Attitudes are changing fast. By 2020, half of global employees will be millennials, according to PwC (1), with Gen Z waiting in the wings.

As digital natives, millennials communicate, gather information, and purchase much more in the virtual world than previous generations. Better-educated, highly ambitious, and purpose-driven, they are more likely to switch employers in search of career progression, development experiences, and the advancement of a social cause. And as the first generation that will face the full realities of climate change, they are passionate champions of sustainability. 

Financially, millennials are often stressed by the burden of student loans and the rising cost of urban living. They tend to be value-conscious purchasers, although 75% are likely to spend on items like clothing, cars, and phones that help them stand out and compete with friends (2). However, the millennials’ fortunes are likely to change over the next three decades as they become the beneficiaries of a $30 trillion intergenerational wealth transfer (3)—the largest in history. The impact of this windfall will reverberate in the corporate boardroom, as millennials increasingly insist that companies receiving their investments meet higher environmental, social, and governance (ESG) standards. The sustainable investment movement already influences a quarter of all assets under management in the US (4) and is poised to grow rapidly.

For all these reasons, it’s increasingly important for senior executives in today’s fast-moving organizations to stay in touch with younger generations’ changing attitudes—as employees, consumers, and investors. Meanwhile, millennials must feel more engaged in shaping their company’s strategic direction and that their voice has a channel to be heard.  

One very effective tool for bridging this generational divide is “two-way” mentorship. The origins of this form of learning can be traced back to GE’s reverse mentoring programs under Jack Welch, which were adopted by many other leading organizations such as HP, Target, Cisco, BlackRock, and Ogilvy and Mather. Traditionally, reverse mentoring was more of a one-way street for senior leaders to learn about modern technologies from younger tech-savvy employees in a safe, open environment.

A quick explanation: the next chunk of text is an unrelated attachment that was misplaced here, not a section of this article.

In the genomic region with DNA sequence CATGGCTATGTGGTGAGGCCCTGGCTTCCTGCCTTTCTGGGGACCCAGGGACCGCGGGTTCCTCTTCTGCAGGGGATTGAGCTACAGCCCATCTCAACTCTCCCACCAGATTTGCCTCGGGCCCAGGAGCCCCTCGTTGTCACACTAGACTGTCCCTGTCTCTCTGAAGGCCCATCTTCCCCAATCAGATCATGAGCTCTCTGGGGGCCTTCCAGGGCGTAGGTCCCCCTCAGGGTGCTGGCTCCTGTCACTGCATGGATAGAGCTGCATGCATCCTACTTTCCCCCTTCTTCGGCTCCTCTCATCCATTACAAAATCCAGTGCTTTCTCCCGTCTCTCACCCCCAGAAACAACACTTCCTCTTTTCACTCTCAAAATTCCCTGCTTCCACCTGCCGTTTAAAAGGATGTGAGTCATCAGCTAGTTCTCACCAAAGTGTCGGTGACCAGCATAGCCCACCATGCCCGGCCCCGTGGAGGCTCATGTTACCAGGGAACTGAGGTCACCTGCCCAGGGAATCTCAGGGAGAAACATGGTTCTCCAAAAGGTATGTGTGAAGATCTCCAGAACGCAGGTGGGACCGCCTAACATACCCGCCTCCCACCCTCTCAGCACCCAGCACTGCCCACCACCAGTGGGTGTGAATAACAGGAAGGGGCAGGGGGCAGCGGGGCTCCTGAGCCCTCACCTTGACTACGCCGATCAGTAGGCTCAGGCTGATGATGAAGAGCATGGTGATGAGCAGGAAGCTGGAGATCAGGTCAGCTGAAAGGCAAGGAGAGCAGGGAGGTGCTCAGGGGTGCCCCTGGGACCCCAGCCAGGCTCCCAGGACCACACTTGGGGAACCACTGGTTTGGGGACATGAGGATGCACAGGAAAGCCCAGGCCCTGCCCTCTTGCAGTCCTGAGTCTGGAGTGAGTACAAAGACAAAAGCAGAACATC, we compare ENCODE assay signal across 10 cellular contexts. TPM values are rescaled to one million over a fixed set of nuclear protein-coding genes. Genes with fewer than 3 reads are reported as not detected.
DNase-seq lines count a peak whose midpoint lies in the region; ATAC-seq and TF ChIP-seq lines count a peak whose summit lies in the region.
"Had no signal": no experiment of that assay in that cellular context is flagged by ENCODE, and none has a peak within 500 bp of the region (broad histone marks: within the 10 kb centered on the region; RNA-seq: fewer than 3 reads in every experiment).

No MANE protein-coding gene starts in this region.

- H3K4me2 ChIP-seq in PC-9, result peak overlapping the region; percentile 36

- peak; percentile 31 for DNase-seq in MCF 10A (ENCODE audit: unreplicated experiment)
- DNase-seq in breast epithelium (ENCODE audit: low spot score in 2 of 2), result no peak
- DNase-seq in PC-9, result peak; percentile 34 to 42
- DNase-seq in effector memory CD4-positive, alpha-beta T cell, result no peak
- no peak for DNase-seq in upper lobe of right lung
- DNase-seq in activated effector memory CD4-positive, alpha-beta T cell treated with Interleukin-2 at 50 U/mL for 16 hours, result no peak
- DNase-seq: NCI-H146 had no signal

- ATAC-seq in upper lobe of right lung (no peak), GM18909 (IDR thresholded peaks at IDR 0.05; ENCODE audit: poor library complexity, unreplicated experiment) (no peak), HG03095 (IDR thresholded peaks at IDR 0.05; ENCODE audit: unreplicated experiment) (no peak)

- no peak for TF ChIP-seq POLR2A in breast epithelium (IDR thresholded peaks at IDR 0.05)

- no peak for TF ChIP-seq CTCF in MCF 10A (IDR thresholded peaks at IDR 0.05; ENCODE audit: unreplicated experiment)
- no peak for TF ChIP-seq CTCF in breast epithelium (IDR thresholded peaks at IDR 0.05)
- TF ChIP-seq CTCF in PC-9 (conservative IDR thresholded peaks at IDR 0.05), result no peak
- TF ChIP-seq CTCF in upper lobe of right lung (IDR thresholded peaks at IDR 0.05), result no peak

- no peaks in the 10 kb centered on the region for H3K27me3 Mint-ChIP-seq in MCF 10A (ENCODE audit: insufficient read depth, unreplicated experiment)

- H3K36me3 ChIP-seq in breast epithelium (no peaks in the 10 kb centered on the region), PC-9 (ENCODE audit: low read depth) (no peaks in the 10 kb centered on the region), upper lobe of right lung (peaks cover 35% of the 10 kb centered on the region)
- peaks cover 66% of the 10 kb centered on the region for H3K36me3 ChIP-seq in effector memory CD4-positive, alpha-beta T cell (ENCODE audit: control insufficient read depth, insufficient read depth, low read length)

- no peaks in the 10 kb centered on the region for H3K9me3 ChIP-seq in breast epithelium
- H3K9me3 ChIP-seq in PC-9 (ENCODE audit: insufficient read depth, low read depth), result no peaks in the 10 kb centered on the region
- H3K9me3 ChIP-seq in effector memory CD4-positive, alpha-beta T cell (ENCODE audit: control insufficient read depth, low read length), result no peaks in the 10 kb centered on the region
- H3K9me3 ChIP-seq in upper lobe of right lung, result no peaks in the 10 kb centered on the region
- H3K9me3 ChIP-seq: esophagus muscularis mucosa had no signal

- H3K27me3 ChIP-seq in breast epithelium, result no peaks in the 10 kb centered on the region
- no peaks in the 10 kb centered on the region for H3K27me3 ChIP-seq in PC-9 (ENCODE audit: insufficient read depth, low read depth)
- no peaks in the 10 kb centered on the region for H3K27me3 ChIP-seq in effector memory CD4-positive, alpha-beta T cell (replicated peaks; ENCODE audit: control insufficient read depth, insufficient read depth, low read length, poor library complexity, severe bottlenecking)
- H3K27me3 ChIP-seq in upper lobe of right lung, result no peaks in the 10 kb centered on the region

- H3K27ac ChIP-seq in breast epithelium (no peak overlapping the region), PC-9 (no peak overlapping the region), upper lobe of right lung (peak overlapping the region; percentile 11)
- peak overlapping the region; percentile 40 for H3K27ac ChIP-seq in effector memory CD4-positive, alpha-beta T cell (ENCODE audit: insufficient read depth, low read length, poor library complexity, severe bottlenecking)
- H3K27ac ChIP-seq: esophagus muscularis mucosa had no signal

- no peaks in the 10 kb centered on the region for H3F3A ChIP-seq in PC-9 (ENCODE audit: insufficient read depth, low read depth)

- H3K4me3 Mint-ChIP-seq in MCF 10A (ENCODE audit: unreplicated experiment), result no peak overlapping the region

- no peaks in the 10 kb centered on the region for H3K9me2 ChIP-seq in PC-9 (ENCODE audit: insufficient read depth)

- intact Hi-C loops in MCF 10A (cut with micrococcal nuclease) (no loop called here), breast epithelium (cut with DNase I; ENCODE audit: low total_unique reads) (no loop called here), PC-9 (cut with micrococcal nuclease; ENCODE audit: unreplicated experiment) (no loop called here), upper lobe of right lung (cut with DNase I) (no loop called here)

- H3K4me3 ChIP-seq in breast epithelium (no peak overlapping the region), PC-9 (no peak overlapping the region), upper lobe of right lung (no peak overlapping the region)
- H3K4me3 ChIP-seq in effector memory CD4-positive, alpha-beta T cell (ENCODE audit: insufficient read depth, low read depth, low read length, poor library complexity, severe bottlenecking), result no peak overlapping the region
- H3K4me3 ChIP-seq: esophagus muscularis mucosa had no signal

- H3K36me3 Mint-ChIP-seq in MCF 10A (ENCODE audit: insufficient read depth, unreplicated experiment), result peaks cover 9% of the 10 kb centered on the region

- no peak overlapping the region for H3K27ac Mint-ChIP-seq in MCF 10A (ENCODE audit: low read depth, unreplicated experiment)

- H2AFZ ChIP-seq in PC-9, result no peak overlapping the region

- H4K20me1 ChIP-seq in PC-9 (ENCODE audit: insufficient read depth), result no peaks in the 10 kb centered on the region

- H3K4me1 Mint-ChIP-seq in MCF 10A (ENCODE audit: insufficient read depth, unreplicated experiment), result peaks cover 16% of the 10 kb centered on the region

But companies soon realized that reverse mentoring could be applied to bridge other disconnects between diverse segments of workers. For example, in one P&G division, senior male managers were matched with young female staff to address the problem of high female turnover in middle management roles. The program helped male leaders build greater empathy for the challenges faced by their younger female mentors. In contrast, the female managers gained anchoring relationships with senior executives, which helped increase female retention.

In recent years, it seems that reverse mentoring is evolving again. This time, it is becoming an effective process for two-way engagement on a broad range of strategic issues ranging from the organization’s social purpose and sustainability to product design and customer engagement. For example, Michael Jacobs, General Manager of Microsoft Norway, explains how his millennial mentor “is mentoring me on what his generation is interested in, …, how we can make ourselves attractive for young talent, …, and how we can stay relevant to them both as a potential employer and as an important customer segment.” (5).

Two-way mentoring can also help to navigate some of the hierarchical barriers that impede innovation. In the world of fashion, CEO of Estee Lauder Fabrizio Freda was so impressed with how a team of young employees helped him understand how millennials “fall in love with brands,” he formalized a reverse mentoring program for 300 of the company’s senior executives and set up “millennial advisory boards” to advise executive teams. So far, the efforts have led to a new range, Estée Edit, targeting millennial women and promoted primarily on social media by celebrities like Kendall Jenner (6).

In my experience of setting a broader scope of dialog in two-way mentoring, the benefits are coming through loud and clear. Executives view it as a strategic component of their lifelong learning, which helps them gain valuable perspectives on specific business issues. Millennials feel valued for their contributions to corporate direction and innovation. But in addition to boosting engagement and retention for both younger and older employees, two-way mentoring could be an important catalyst for the kind of broader stakeholder engagement in corporate affairs being advocated by voices such as JP Morgan CEO Jamie Dimon and presidential candidate Senator Elizabeth Warren.

Reference Articles:

  1. Millennials at work: Reshaping the Workplace in Financial Services

2. How Millennial Spending Habits Compare to Other Generations

3. The “Greater” Wealth Transfer: Capitalizing on the Intergenerational Shift in Wealth

4. US SIF Trends Report

5. Reverse Mentoring: How Millennials are Becoming the New Mentors

6. Estée Lauder Applies Millennial Makeover